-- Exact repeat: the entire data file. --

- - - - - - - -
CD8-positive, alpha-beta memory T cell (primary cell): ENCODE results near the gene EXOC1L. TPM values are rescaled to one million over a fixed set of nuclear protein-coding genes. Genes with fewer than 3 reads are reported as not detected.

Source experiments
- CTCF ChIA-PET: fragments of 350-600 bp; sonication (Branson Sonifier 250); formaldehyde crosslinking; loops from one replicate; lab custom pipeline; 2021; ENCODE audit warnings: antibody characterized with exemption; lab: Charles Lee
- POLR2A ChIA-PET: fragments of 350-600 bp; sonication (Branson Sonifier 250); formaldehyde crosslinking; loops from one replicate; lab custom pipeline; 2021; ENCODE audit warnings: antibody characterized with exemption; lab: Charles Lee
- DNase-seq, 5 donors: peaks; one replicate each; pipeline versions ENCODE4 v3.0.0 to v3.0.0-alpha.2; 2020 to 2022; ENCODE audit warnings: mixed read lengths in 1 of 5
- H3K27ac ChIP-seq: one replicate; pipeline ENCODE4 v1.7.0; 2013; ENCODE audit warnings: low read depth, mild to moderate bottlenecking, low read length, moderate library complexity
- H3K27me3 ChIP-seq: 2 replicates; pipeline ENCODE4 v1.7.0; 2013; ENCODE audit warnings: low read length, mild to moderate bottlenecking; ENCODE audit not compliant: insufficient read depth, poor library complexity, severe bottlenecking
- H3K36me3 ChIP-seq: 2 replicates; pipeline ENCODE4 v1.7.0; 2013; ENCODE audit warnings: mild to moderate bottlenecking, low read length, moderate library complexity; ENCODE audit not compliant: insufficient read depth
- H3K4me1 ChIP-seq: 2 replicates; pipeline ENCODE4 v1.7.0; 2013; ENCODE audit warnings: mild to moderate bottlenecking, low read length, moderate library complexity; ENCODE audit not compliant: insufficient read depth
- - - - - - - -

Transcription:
CD8-positive, alpha-beta memory T cell (primary cell): ENCODE results near the gene EXOC1L. TPM values are rescaled to one million over a fixed set of nuclear protein-coding genes. Genes with fewer than 3 reads are reported as not detected.

Source experiments
- CTCF ChIA-PET: fragments of 350-600 bp; sonication (Branson Sonifier 250); formaldehyde crosslinking; loops from one replicate; lab custom pipeline; 2021; ENCODE audit warnings: antibody characterized with exemption; lab: Charles Lee
- POLR2A ChIA-PET: fragments of 350-600 bp; sonication (Branson Sonifier 250); formaldehyde crosslinking; loops from one replicate; lab custom pipeline; 2021; ENCODE audit warnings: antibody characterized with exemption; lab: Charles Lee
- DNase-seq, 5 donors: peaks; one replicate each; pipeline versions ENCODE4 v3.0.0 to v3.0.0-alpha.2; 2020 to 2022; ENCODE audit warnings: mixed read lengths in 1 of 5
- H3K27ac ChIP-seq: one replicate; pipeline ENCODE4 v1.7.0; 2013; ENCODE audit warnings: low read depth, mild to moderate bottlenecking, low read length, moderate library complexity
- H3K27me3 ChIP-seq: 2 replicates; pipeline ENCODE4 v1.7.0; 2013; ENCODE audit warnings: low read length, mild to moderate bottlenecking; ENCODE audit not compliant: insufficient read depth, poor library complexity, severe bottlenecking
- H3K36me3 ChIP-seq: 2 replicates; pipeline ENCODE4 v1.7.0; 2013; ENCODE audit warnings: mild to moderate bottlenecking, low read length, moderate library complexity; ENCODE audit not compliant: insufficient read depth
- H3K4me1 ChIP-seq: 2 replicates; pipeline ENCODE4 v1.7.0; 2013; ENCODE audit warnings: mild to moderate bottlenecking, low read length, moderate library complexity; ENCODE audit not compliant: insufficient read depth